Henry Moore: Sculptural Process and Public Identity

ISBN 978-1-84976-391-2

Anon., ‘Genesis Left Stone Cold: Symbolism in the Sculptures of Mr. Henry Moore’

The Star, 13 April 1931.

ART students wandered into the Leicester Galleries to-day to lose themselves before the sculptures of Mr. Henry Moore, whom Epstein has generously hailed as “vitally important” to the future of the art.
All day long one could find young men and maidens absorbed in study of these concepts, which leave Rima, Night and Genesis stone cold. For Mr. Moore does go it.
Exactly What It Is.
Philistines, for example, will look at No. 29, and ask themselves what it is. They lack the proper Chelsea training, or they would know that this is not a study of a freak potato at Hogsnorton Allotment Show. Mr. Moore labels it. “Composition,” and that is exactly what it is.
After all, why demand regularity in a study which is meant to symbolise an artist starting work the morning after the night before, and not being certain what to do with the stone?
[Image caption: MOTHER AND CHILD (ALLEGED).]
The Typist’s Dilemma.
Mr. Moore goes in a good deal for reclining figures. No. 31 is labelled thus, and the whole expression on the woman’s face is symbolic of doubt, regret, remorse and wistfulness. Clearly she is a typist wondering whether or not she mixed up two important letters the previous evening.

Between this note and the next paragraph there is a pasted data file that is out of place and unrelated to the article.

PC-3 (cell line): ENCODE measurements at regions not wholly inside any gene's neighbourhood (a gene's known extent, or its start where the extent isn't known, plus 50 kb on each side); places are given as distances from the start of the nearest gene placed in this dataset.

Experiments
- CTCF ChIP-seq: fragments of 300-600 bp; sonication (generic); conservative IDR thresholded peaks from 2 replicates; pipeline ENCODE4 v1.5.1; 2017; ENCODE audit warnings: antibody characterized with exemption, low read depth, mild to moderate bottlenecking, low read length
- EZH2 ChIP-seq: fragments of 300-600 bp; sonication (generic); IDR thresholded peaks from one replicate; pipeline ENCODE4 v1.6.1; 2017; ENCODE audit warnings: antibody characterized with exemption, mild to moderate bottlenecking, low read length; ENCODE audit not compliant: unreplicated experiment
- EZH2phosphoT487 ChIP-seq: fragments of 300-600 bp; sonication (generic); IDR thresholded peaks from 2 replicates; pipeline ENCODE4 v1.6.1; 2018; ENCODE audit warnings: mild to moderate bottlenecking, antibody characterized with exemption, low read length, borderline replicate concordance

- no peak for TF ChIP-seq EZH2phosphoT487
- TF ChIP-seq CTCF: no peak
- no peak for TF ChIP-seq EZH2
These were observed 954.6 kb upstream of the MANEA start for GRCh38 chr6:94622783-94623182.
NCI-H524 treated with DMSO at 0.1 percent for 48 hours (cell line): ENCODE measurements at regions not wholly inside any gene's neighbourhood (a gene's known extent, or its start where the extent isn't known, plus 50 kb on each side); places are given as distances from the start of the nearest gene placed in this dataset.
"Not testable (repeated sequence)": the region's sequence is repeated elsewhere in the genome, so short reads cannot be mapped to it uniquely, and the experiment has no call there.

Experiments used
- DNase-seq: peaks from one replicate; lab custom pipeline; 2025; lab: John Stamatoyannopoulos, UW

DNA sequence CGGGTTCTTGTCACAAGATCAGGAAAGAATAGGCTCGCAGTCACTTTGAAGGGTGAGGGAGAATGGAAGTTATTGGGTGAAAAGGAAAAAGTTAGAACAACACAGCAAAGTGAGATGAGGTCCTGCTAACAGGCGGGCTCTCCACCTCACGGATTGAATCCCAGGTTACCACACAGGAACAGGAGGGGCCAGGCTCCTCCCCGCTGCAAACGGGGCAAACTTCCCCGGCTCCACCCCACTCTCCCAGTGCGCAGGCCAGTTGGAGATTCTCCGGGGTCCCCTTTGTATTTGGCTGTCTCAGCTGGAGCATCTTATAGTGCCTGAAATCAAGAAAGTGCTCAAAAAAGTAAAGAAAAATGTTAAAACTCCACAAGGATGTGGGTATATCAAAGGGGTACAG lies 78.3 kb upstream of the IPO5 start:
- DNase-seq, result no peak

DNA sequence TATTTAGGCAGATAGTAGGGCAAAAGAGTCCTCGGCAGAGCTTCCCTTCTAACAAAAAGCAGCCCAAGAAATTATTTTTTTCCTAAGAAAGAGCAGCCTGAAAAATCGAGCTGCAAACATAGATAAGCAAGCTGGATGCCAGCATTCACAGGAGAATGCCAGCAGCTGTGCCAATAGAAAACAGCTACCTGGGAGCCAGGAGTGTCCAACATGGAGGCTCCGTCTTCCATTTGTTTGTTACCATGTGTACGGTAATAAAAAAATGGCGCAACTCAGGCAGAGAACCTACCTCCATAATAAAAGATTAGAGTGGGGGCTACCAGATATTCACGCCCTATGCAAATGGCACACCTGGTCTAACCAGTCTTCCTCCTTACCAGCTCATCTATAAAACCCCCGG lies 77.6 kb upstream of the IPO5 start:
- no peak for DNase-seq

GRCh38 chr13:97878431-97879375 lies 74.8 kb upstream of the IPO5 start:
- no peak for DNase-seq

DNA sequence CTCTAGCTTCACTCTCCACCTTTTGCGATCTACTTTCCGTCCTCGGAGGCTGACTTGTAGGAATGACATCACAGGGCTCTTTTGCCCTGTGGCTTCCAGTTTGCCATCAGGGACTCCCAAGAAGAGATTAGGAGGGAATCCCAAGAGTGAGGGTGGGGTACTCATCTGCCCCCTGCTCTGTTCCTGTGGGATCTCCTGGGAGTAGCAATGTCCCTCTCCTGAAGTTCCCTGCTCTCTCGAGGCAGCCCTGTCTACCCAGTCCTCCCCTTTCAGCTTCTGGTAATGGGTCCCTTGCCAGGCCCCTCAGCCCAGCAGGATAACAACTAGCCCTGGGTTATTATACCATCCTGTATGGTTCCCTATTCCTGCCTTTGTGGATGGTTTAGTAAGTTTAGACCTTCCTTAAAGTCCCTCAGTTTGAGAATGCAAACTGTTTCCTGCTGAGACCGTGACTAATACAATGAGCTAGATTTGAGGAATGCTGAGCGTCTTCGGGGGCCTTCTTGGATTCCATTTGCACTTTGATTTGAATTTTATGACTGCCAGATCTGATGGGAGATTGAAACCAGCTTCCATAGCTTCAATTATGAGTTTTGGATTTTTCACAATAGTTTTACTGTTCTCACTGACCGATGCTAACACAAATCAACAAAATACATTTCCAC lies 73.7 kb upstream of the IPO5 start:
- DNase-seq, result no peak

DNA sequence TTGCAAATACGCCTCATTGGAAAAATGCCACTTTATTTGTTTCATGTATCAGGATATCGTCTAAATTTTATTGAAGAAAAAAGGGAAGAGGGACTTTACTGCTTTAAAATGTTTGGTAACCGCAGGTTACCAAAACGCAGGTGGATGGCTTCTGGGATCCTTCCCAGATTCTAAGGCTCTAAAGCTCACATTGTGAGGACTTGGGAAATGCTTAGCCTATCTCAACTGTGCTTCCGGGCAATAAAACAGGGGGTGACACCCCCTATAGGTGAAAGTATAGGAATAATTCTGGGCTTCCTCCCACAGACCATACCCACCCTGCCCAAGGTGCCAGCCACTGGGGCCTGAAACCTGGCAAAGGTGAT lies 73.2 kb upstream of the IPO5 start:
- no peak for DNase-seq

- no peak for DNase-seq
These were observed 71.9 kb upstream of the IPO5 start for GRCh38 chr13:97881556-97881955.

At a first visit it is impossible to give a considered judgment of some of the other reclining figures, who are all ardent sunbathers.
At first sight one feels that some of the parts have got mixed in transit, for some of the ladies have their fists stuck on their knees, and generally show an uncertainty as to whether their heads belong to their bodies. But a second visit would no doubt.
No. 14, one of the biggest in the show, is a distressing figure. She has apparently been in for a three-legged race, and has fallen down so thoroughly that she has given up all hope of ever getting up.
No. 5 is another highly sympolic study.
Some people would say that it is feminine, but there will be an equally strong school of thought which will hold that it started as a close-up of Dempsey sitting in his corner before he ate Carpentier.
Nearly every sort of stone is represented in the show, to say nothing of wood, slate, lead, and concrete. Some of the concretes demonstrate that the sculptor would have made his fortune as an art faker for they have that weather-beaten, slightly decayed, rakish look of ancient sculptures dug up from Egyptian tombs, or found in the caves of Central America.
On the other hand, if some of the masks suggest November the Fifth, there is a little stone head which would make a swagger motor mascot, and there is one lady at least who has some clothing, even if it is only a one-leg skirt.

How to cite

Anon., ‘Genesis Left Stone Cold: Symbolism in the Sculptures of Mr. Henry Moore’, in The Star, 13 April 1931, in Henry Moore: Sculptural Process and Public Identity, Tate Research Publication, 2015, https://www.tate.org.uk/art/research-publications/henry-moore/anon-genesis-left-stone-cold-symbolism-in-the-sculptures-of-mr-henry-moore-r1173016, accessed 24 May 2024.